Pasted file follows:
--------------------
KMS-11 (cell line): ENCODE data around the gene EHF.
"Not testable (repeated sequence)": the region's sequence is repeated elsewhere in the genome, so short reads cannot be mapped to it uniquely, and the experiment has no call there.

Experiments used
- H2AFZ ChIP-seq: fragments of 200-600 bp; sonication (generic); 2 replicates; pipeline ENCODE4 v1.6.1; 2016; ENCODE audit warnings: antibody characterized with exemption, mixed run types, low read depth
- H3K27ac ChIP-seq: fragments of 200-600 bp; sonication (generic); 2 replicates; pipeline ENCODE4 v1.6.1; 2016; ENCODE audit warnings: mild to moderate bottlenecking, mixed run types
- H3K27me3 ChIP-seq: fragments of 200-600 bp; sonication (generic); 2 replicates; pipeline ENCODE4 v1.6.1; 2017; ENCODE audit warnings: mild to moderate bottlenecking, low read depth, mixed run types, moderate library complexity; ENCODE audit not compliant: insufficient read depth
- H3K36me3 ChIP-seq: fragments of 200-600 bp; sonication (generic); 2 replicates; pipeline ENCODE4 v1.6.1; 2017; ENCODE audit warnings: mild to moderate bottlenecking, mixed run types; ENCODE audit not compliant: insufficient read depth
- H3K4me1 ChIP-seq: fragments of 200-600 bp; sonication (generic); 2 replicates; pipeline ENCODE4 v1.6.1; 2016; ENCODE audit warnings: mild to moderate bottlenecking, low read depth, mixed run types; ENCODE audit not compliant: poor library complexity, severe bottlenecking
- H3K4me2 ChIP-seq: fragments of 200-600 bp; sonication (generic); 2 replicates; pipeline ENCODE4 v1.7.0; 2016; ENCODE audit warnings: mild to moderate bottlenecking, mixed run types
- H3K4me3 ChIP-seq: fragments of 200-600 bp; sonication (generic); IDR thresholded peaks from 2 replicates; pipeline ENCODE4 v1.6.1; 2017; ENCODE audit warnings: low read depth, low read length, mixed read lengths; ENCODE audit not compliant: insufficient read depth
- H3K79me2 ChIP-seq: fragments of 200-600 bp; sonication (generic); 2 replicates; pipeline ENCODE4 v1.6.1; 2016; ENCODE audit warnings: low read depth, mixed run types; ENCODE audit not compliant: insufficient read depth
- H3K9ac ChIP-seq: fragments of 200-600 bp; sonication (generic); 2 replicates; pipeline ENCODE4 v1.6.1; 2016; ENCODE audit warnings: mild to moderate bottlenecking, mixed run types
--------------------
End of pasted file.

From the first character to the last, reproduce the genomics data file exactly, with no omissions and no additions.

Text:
KMS-11 (cell line): ENCODE data around the gene EHF.
"Not testable (repeated sequence)": the region's sequence is repeated elsewhere in the genome, so short reads cannot be mapped to it uniquely, and the experiment has no call there.

Experiments used
- H2AFZ ChIP-seq: fragments of 200-600 bp; sonication (generic); 2 replicates; pipeline ENCODE4 v1.6.1; 2016; ENCODE audit warnings: antibody characterized with exemption, mixed run types, low read depth
- H3K27ac ChIP-seq: fragments of 200-600 bp; sonication (generic); 2 replicates; pipeline ENCODE4 v1.6.1; 2016; ENCODE audit warnings: mild to moderate bottlenecking, mixed run types
- H3K27me3 ChIP-seq: fragments of 200-600 bp; sonication (generic); 2 replicates; pipeline ENCODE4 v1.6.1; 2017; ENCODE audit warnings: mild to moderate bottlenecking, low read depth, mixed run types, moderate library complexity; ENCODE audit not compliant: insufficient read depth
- H3K36me3 ChIP-seq: fragments of 200-600 bp; sonication (generic); 2 replicates; pipeline ENCODE4 v1.6.1; 2017; ENCODE audit warnings: mild to moderate bottlenecking, mixed run types; ENCODE audit not compliant: insufficient read depth
- H3K4me1 ChIP-seq: fragments of 200-600 bp; sonication (generic); 2 replicates; pipeline ENCODE4 v1.6.1; 2016; ENCODE audit warnings: mild to moderate bottlenecking, low read depth, mixed run types; ENCODE audit not compliant: poor library complexity, severe bottlenecking
- H3K4me2 ChIP-seq: fragments of 200-600 bp; sonication (generic); 2 replicates; pipeline ENCODE4 v1.7.0; 2016; ENCODE audit warnings: mild to moderate bottlenecking, mixed run types
- H3K4me3 ChIP-seq: fragments of 200-600 bp; sonication (generic); IDR thresholded peaks from 2 replicates; pipeline ENCODE4 v1.6.1; 2017; ENCODE audit warnings: low read depth, low read length, mixed read lengths; ENCODE audit not compliant: insufficient read depth
- H3K79me2 ChIP-seq: fragments of 200-600 bp; sonication (generic); 2 replicates; pipeline ENCODE4 v1.6.1; 2016; ENCODE audit warnings: low read depth, mixed run types; ENCODE audit not compliant: insufficient read depth
- H3K9ac ChIP-seq: fragments of 200-600 bp; sonication (generic); 2 replicates; pipeline ENCODE4 v1.6.1; 2016; ENCODE audit warnings: mild to moderate bottlenecking, mixed run types